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I always have trouble trying to exactly identifying the exact pigeon and the pigeonholes for questions with slightly more integers. For example, questions like this.

Eleven integer are chosen from 1 to 20 inclusive. Use pigeonhole principle to prove the selection include integer a and b such that b = a + 1

To me, it's a little confusing because of the number of integers and the integer a and b.

Is it safe for me to assume the pigeon = 2 because of the integer a and b while the pigeonhole = 11 because of the chosen eleven integer?

The above seems to be less confusing compared to another question that uses generalized pigeonhole

A fruit basket that contains 10 apples, 8 oranges and 9 banana. If someone pick some fruits without looking, use the generalized pigeonhole principle to determine how many must you pick to be sure of getting at least 5 fruits of the same type

With so many potential values lingering in the question, is there any way to simply and identify the pigeon and pigeonhole to use the generalized pigeonhole to prove it?

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For the first problem you want to divide the integers from $1$ through $20$ into $10$ pairs of consecutive integers: $\{1,2\}$, $\{3,4\}$, and so on up through $\{19,20\}$. These $10$ pairs are your pigeonholes, and the $11$ numbers that you choose are your pigeons. Since you have $11$ pigeons and only $10$ pigeonholes, some pigeonhole must contain two pigeons. In other words, two of your $11$ numbers belong to the same odd-even pair of consecutive integers.

The second problem is actually easier, because less ingenuity is needed in order to decide what the pigeons and pigeonholes are. In fact, I prefer not to think about pigeons and pigeonholes at all when dealing with this kind of problem. Ask yourself: what’s the most fruit I could take and not get at least $5$ of one type? Clearly I could take $4$ apples, $4$ oranges, and $4$ bananas, a total of $12$ pieces of fruit. The moment I take $13$ pieces, however, I must have more than $4$ of at least one of the types.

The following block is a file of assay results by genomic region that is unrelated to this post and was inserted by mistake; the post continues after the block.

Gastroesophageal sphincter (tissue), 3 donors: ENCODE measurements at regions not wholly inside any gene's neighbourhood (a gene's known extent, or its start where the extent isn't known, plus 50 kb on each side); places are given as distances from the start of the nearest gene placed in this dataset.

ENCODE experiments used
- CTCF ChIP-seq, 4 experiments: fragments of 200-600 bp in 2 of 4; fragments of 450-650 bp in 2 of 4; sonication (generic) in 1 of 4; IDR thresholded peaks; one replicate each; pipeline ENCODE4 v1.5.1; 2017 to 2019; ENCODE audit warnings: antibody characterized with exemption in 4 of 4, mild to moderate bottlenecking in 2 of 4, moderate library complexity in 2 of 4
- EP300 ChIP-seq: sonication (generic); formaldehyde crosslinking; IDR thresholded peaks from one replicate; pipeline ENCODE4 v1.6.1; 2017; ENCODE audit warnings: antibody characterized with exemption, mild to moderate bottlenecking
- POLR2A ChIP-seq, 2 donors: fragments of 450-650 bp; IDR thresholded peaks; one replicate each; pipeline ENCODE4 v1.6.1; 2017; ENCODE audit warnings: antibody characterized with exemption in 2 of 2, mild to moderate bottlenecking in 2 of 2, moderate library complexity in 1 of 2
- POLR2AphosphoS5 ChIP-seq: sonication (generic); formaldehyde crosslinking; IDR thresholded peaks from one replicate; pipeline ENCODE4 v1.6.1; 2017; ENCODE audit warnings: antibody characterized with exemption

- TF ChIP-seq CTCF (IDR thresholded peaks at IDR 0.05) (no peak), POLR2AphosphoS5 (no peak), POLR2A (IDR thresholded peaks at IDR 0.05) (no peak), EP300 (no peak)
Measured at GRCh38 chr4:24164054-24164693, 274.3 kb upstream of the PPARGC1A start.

I’m afraid that there is no simple general way to identify pigeons and pigeonholes; sometimes it takes a great deal of ingenuity to come up with something that works. In the first problem here, though, it’s a good guess that the $11$ chosen numbers will be the pigeons, and that you have to show that $11$ is enough to ensure that two are consecutive. (It is at least true that if having more of something in the problem makes the desired outcome more likely, that something is fairly likely to be your pigeons.) That means that you should have at most $10$ pigeonholes, and they should be chosen so that if you have two pigeons in the same pigeonhole — i.e., two of the chosen numbers in the same set — then those numbers are consecutive. That suggests dividing $\{1,2,\ldots,20\}$ into $10$ pairs of consecutive numbers, those pairs being the pigeonholes, and in this case it works.

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  • $\begingroup$ Thank you so much for being so clear and precise. You made it seems so simple. I guess i really need to find out more questions on such pigeonhole principle and practice more. Thanks to the community and people like you, my motivation to get better in maths and programming is so strong so one day i hope i can help others too. Thanks again. :) $\endgroup$ – Teo Chuen Wei Bryan Aug 26 '16 at 19:32
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    $\begingroup$ @TeoChuenWeiBryan: You’re very welcome. And yes, experience makes a great deal of difference: the more such problems you see, the likelier you are to come up with an idea that works. $\endgroup$ – Brian M. Scott Aug 26 '16 at 19:35

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